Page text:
Brick Fireplace Makeover using Cement & Wood Mantel

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Posted: 02/25/2019·
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Update an old brick fireplace by using cement! This brick fireplace makeover completely transforms this living room!

If you have a dated brick fireplace in your home and you’d like to update it, this post will give you inspiration for a modern update! This beautiful transformation shows what a cement coating looks like over brick.

Cement fireplace with fire burning and reclaimed wood mantel with modern living room furniture

Brick Fireplace Makeover Using Cement & Wood Mantel

See how we updated this old dated brick fireplace with cement and a wood mantel! This brick fireplace makeover feels modern and fresh and totally transformed this family’s living room!

I have received a lot of question asking about the particular materials we used for this project – I do not know what the company used to achieve this look as I produced the design and vision and didn’t DIY this project.

I believe it is a cement smear (overcoat) that they added over the brick. It was not expensive and only took them a few days to complete!

If you are trying to get this look, reach out to a local tile installed or mason – they will be able to help you narrow down the materials! :)

Brick Fireplace Makeover

Before

Brick Fireplace with TTV above fireplace and living room furniture

After!

Cement fireplace with reclaimed wood beam, with living room furniture

Okay…now onto the good stuff.

Brick Fireplace Makeover Using Cement and Wood!

When we first toured this house, we immediately knew that the fireplace would need a major overhaul. There are a few options when it comes to updating an old brick fireplace.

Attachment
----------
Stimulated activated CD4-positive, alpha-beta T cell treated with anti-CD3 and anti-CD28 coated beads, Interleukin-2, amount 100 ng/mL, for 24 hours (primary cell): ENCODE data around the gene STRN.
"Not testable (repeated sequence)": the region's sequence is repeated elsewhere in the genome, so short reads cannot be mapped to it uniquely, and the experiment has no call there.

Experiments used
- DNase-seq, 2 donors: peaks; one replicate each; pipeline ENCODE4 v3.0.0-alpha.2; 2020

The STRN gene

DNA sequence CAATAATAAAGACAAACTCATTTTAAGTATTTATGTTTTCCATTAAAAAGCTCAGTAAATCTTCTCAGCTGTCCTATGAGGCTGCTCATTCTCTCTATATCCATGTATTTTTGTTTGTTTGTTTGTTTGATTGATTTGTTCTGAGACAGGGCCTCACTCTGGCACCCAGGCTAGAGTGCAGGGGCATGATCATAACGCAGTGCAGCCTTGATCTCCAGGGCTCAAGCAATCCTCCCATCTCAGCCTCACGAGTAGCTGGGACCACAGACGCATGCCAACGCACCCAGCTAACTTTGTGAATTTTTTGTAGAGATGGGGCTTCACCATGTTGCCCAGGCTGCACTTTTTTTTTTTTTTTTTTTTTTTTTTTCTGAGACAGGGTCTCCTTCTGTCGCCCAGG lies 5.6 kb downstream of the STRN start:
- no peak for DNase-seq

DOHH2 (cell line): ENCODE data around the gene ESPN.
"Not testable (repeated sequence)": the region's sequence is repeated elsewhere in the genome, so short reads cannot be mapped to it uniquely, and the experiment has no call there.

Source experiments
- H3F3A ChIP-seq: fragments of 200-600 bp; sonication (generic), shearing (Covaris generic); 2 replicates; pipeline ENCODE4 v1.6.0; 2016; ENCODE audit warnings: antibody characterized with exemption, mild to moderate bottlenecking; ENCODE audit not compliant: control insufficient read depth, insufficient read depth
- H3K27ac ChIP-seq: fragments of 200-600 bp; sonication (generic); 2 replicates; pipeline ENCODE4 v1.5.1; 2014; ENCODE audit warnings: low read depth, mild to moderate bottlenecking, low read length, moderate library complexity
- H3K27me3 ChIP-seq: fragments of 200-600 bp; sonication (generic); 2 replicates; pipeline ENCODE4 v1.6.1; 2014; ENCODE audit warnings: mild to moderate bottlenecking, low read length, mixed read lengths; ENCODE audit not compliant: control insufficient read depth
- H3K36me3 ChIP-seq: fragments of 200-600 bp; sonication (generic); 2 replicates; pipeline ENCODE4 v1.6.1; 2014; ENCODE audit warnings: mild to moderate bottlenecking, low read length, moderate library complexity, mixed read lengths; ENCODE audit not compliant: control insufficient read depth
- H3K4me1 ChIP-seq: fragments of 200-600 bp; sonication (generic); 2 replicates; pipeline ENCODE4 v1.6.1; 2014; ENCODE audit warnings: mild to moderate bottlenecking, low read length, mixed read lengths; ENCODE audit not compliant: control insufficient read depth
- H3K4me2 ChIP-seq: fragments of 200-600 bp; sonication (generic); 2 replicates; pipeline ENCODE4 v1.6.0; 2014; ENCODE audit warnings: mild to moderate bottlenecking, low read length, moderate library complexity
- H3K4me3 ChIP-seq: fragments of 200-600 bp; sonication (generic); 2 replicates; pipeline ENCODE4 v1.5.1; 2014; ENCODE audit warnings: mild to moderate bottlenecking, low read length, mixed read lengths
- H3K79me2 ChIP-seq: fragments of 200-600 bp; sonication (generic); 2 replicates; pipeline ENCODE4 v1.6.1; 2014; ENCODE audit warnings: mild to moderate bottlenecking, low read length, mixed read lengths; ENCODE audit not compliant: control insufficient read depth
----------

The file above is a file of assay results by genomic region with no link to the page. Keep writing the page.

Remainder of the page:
1. You can paint it. This is cheap and easy, but has a bit of a farmhouse feel. If painting is the route you’d like to go, try DIY Roman Clay – it feels more modern to me!

2. You can slap some veneers on the fireplace. Either fresh brick or faux stone, adding veneers to a dated fireplace can instantly update it. This is what we did in my home!

3. You can float it with concrete. This has a more contemporary feel and is quite inexpensive.

Update an old brick fireplace by using cement! This brick fireplace makeover completely transforms this living room!

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The Updated Fireplace Design

This house is anything but farmhouse, so I really didn’t want to go the route of painting the brick. Doing so would have clashed with the entire feel of the house and thrown off the flow.

We needed something that would complement the contemporary and transitional elements that we’d used throughout the rest of the house.

Since we also used quite a few organic elements throughout the house I wanted to add a splash of that on the fireplace too.

Update an old brick fireplace by using cement! This brick fireplace makeover completely transforms this living room!

Smearing the brick with cement was the perfect solution for updating this old brick fireplace! It compliments the cement tile that we used in the kitchen (I’ll be sharing photos of that soon!).

To make the fireplace feel a little more cozy and warm we used an old fence post found on the ranch and turned it into a mantle!

My dad is crazy talented and was able to create beautiful corners on the fence post and turn it into an absolutely gorgeous mantle!

While we could have floated the entire fireplace, I felt that it would make the room feel a little too modern and cold.

Instead, we added tongue and groove paneling above the mantle which matched the original paneling in the built-ins (which you can see from the kitchen).

Take a look at the entryway makeover where you can see the original tongue and groove, I think you’ll love the built in bench!

Update an old brick fireplace by using cement! This brick fireplace makeover completely transforms this living room!

As you can see, this simple update completely changes the entire look and feel of the room. Smearing cement over old brick is a great way to makeover an old and dated fireplace without spending a lot of money!

You can easily do this in your home, simply have a tile installer come out to float the brick with cement. We used a piece of remnant stone as the hearth which was installed after the cement dried.